Edited by Koichi Hamada, Beate Reszat and Ulrich Volz
Chapter 7: Current Account Surpluses and Conflicted Virtue in East Asia: China and Japan under the Dollar Standard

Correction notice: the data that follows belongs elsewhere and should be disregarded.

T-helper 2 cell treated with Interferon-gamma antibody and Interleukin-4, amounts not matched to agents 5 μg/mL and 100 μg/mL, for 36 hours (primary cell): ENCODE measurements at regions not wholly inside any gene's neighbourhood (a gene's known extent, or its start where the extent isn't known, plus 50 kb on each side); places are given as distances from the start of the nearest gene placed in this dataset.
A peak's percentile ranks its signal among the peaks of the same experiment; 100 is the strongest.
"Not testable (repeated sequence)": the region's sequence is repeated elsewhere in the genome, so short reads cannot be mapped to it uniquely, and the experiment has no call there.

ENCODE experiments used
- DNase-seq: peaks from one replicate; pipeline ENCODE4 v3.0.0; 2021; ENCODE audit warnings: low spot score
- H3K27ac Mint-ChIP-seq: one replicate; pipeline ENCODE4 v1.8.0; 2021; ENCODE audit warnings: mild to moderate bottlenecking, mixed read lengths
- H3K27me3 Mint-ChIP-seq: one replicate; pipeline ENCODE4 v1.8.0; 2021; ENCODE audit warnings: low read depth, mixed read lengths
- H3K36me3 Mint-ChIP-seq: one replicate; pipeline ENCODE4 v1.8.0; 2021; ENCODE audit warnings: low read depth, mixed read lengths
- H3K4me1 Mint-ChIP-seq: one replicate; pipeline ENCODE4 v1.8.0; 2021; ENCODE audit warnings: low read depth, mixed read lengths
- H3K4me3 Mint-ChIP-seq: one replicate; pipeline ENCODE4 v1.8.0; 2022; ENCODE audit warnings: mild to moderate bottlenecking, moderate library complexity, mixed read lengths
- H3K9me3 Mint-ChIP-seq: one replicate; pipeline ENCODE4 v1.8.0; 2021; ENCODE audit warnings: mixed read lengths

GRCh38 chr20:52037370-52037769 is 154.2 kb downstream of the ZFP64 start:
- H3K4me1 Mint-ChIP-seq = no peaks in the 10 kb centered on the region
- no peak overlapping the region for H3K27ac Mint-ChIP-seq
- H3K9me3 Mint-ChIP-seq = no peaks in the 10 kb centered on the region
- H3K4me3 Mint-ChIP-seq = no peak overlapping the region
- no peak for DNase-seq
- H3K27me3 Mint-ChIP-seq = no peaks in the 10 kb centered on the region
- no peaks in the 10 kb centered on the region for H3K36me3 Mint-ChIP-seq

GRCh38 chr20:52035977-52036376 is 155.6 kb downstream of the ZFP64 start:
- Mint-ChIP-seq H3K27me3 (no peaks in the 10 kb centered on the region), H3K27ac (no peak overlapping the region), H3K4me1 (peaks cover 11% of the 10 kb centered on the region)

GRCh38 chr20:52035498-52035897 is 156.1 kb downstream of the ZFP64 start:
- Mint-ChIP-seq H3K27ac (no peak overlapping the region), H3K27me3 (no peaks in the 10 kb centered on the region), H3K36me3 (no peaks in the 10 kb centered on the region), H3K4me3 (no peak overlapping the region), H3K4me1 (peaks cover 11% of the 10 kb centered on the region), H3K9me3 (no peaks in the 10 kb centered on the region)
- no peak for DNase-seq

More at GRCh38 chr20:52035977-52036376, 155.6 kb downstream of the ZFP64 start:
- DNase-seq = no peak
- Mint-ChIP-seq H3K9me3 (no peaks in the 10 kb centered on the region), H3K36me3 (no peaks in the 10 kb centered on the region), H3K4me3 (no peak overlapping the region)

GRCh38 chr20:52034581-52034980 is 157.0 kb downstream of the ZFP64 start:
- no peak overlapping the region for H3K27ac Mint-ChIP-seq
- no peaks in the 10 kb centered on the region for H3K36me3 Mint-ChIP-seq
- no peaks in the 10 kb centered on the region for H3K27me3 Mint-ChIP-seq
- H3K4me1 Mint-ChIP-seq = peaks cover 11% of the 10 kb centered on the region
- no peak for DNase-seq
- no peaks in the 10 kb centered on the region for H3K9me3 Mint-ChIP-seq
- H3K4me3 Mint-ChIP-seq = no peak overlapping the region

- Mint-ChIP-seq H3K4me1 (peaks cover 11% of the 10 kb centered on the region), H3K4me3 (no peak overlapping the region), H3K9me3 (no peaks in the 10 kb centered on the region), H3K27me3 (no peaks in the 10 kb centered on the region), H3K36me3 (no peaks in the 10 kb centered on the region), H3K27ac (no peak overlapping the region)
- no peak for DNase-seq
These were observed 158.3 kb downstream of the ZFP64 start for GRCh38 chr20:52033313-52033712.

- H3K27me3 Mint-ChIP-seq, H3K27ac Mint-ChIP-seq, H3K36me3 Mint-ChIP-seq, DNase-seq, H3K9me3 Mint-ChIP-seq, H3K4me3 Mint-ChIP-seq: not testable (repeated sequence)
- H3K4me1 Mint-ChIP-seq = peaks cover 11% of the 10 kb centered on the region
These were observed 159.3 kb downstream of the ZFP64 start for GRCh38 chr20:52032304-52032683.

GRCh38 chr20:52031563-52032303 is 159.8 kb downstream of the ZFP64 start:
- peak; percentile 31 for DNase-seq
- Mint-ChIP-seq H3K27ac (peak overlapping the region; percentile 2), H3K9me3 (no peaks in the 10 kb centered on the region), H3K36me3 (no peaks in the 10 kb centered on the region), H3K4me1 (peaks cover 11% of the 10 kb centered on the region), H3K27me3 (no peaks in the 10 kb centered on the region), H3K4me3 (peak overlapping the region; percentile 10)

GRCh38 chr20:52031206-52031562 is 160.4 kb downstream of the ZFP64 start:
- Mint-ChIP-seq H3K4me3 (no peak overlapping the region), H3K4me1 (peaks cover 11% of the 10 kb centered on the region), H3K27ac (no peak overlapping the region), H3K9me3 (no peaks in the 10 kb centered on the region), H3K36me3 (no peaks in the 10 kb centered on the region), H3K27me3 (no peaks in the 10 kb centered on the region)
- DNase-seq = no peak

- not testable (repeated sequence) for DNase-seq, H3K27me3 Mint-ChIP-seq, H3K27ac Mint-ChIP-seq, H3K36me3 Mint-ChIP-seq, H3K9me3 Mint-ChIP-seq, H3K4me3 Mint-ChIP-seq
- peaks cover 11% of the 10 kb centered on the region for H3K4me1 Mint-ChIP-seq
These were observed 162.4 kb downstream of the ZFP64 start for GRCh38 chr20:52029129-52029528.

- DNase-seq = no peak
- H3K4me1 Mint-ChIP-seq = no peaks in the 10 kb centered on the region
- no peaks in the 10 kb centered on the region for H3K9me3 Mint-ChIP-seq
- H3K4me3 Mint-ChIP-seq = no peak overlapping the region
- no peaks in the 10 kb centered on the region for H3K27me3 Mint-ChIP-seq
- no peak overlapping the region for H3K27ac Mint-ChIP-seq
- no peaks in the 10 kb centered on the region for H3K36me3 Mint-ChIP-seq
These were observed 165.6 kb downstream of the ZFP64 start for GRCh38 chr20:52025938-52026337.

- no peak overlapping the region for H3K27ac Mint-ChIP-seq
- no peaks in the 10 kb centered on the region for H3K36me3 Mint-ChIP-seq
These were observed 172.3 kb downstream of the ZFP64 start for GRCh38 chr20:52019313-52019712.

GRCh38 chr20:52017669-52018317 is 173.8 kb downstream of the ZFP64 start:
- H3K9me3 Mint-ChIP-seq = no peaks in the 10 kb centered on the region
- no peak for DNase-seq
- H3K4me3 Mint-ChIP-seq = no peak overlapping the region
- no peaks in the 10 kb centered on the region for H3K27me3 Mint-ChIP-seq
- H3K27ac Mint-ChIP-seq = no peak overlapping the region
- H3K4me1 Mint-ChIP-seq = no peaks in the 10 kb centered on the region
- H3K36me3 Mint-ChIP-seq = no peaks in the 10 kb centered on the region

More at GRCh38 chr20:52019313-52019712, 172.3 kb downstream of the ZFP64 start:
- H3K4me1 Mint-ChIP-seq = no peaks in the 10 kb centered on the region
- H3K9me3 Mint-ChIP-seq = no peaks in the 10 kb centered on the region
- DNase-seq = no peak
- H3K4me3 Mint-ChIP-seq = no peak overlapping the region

Ronald McKinnon and Gunther Schnabl1 INTRODUCTION 7.1 The 1997–98 Asian crisis triggered a still ongoing debate about what the proper exchange rate policy should be in East Asia. Before 1997, all the East Asian countries—with the important exception of Japan—informally pegged to the dollar at both high and low frequencies of observation. But opinions diverge as to whether this soft dollar pegging aggravated the crisis. The International Monetary Fund’s (IMF) position is that these soft dollar pegs accentuated moral hazard in poorly regulated domestic banks (Fischer 2001). In the absence of immediate foreign exchange risk, they over-borrowed by accepting foreign currency deposits at lower interest rates in order to make higher-yield loans in their domestic currencies. However, floating the exchange rate may not be the correct policy response for curbing moral hazard in banks. McKinnon and Pill (1999) suggest that the differential between domestic and foreign interest rates might actually widen under a volatile float, thus aggravating the temptation to over-borrow. While the academic discussion about the pros and cons of more exchange rate flexibility continues, the focus of the political discussion about the proper exchange rate regimes in East Asia has shifted toward the pros and cons of allowing appreciations of the East Asian currencies against the dollar. Some authors have argued—in particular with respect to China—that countries in the economic catch-up process that are running high saving surpluses should allow their exchange rates to appreciate to curtail “excessive” surpluses in their current accounts...
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